The Bones of The World

Fiction by Daniel Harrison


“Poems a dead boy wrote. I hurt him in the way that you would like to hurt me, but you can’t! I’m not young and vulnerable anymore.’ 

Tennessee Williams, A Streetcar Named Desire 

It was November when he got back. He went for a walk in the field, his hands trailing the air by his side, his feet padding soundlessly between the shorn rows of wheat. He could imagine this field in the heat of summer, the rows of grain standing shoulder high. He passed his left hand though the curtain, felt the rasp of each stalk on his wrist, soft fingers closing around his own. They held for a moment, tugging his fingertips into the past, before drifting away as whisps of smoke. He smelled the hollow, acrid nature of gunshots. Fire began to eat at the wheat flowers reaching for the sun. They fell and shriveled and left only bare stubble on ridges of dirt. These were the bones of the world, the field a ribcage gasping for air. 


Jack watched his mother drop a sugar cube into black tea. A droplet landed and bled the color of oil into the tablecloth. She picked up a spoon and swirled it. The room filled with the empty sound of silver on china.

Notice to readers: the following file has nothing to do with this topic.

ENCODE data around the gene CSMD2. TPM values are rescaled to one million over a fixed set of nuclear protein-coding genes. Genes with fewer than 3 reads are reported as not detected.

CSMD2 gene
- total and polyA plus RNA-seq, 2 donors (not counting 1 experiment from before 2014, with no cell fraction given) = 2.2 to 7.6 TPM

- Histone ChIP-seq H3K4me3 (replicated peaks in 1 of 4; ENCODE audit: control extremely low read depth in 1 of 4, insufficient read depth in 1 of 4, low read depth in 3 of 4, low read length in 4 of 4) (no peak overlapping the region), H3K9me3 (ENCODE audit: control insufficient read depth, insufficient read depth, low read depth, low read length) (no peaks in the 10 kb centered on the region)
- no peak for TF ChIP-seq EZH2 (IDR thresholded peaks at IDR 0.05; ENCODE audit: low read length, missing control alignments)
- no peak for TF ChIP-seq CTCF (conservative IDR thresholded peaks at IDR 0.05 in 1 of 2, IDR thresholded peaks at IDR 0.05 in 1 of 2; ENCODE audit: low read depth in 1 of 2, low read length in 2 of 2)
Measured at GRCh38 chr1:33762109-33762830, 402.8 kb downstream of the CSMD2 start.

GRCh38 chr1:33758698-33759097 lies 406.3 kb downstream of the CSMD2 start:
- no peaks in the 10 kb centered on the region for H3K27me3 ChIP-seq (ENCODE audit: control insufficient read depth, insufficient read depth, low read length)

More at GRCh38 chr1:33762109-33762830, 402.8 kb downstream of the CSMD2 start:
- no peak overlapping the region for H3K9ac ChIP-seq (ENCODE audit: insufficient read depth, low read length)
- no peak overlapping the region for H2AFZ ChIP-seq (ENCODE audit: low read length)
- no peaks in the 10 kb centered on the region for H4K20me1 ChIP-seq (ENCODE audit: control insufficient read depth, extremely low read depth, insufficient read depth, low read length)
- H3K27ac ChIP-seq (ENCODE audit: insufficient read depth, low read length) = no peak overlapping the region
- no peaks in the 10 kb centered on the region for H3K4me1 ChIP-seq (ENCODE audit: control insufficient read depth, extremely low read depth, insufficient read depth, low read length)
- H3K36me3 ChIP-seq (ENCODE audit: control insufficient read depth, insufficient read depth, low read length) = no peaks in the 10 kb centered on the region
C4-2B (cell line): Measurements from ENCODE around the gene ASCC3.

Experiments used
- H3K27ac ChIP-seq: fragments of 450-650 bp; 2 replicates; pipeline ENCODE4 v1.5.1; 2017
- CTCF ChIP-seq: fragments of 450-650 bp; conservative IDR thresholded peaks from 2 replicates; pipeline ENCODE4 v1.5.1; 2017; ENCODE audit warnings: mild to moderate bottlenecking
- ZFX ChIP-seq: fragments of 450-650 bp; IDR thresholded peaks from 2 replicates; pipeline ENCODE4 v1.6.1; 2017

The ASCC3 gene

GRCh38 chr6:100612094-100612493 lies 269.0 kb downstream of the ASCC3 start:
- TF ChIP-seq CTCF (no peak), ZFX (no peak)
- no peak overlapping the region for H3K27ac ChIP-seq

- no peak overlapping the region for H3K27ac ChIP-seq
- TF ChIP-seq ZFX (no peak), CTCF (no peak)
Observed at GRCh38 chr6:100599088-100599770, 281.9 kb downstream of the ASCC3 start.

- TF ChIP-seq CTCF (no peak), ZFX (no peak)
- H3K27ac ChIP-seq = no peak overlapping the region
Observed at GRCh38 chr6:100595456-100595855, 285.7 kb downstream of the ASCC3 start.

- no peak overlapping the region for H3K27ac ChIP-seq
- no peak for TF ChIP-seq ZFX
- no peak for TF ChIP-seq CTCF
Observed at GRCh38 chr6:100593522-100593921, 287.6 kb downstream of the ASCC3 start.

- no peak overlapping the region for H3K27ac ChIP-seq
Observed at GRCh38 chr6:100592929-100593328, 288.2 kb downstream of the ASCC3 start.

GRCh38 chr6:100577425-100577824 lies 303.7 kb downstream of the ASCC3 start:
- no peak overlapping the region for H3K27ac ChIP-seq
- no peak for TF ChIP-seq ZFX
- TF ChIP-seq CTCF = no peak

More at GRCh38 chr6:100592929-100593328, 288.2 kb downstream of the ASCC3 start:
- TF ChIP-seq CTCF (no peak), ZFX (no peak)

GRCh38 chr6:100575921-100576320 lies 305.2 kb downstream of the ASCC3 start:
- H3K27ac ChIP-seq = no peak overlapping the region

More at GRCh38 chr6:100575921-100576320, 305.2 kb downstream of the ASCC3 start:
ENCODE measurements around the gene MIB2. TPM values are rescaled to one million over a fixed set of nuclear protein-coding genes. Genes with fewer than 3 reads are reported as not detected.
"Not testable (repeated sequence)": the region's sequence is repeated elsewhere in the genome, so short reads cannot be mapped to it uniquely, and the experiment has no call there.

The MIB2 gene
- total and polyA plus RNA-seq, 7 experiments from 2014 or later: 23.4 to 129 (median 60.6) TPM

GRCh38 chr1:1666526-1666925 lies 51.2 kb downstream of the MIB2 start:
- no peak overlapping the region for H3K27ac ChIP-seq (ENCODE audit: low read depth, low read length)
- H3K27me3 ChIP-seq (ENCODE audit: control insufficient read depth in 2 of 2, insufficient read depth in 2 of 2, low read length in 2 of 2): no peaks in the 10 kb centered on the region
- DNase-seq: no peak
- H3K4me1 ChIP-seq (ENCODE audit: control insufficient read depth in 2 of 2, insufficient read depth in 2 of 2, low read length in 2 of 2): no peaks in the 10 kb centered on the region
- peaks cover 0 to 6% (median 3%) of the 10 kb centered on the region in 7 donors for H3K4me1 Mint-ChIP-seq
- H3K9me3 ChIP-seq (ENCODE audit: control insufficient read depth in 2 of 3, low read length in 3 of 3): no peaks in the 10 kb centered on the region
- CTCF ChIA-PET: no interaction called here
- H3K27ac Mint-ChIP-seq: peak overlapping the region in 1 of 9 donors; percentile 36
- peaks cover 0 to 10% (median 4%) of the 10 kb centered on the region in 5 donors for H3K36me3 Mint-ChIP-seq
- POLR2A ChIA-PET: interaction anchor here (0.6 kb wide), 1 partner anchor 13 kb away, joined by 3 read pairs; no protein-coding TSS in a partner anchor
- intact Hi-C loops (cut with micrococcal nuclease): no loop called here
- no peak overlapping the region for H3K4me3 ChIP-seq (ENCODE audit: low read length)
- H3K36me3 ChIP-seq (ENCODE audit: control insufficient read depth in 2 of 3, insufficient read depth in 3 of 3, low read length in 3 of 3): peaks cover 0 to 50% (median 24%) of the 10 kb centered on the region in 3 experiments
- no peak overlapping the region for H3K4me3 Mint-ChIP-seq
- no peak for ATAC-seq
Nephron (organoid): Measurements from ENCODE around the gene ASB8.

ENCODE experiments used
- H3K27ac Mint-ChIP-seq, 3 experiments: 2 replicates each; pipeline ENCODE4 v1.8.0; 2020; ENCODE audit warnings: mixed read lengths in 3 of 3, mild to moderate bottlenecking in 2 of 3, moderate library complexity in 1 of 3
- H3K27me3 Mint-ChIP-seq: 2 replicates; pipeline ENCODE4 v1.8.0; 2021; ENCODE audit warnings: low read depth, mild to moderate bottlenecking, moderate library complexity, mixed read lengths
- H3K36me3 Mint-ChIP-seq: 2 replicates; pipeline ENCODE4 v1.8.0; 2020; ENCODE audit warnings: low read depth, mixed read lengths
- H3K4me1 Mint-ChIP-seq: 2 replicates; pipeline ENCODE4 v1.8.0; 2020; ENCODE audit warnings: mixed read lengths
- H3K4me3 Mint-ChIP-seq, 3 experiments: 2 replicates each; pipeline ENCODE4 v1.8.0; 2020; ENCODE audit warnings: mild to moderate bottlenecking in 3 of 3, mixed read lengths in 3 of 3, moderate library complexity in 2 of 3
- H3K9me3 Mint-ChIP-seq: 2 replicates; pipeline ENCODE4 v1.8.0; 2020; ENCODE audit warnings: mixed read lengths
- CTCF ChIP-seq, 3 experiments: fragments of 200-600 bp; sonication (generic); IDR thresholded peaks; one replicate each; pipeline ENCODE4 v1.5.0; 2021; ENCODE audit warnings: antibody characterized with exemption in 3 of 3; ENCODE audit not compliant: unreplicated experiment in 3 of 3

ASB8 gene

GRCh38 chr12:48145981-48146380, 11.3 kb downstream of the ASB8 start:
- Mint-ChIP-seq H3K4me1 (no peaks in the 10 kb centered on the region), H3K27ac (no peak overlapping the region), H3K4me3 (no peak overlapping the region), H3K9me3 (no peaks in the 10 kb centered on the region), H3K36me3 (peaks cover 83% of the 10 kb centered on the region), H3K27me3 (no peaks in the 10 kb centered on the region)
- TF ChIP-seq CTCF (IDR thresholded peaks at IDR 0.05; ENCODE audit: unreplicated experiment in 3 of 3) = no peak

“Money in my cup, that means good luck,” she said, lifting her spoon. A small clump of bubbles gathered in the center. 


“Your father is so busy these days. It’s twice as much work for him now that you’re gone. He’s been baling since sunup.” 


She kept stirring, faster now, the sound of silver on china. 

“Look at me, Ma!” 

The spoon fell from her shaking hand. She looked at the early daylight behind Jack. Her lips formed a thin flat line. 

“I brought you money,” he said, pulling a thick cylinder from his jacket pocket. It was bound in the middle by a rubber band. “Five hundred dollars. It’s half my advance. I live pretty cheap, and you need it more than me.” 

“Your father’s working hard. Been baling since sunup.” 

“Take the money, Ma.” 

“I don’t want your money.” 

Jack took a deep breath. He lifted his hat, pulled his long hair back, and replaced it. There was a deep sadness in his words, each one emerging reluctantly. “Why are you like this?” 

“You’re a coward.” 

“I came home.” 

“You shot yourself.” 

Jack was silent. He pushed his chair back and stood up. “I’ll see you next Sunday.” 

She spoke when he reached the doorway. “Sometimes I wish you died over there. Then I could mourn the son I had, instead of knowing what you’ve done.” 

He left her in the kitchen, seeking the bottom of her mug. The roll of money sat upright on the white tablecloth, covering the dark stain. As he turned to close the door, he saw her hand reach for the money, fingers trembling.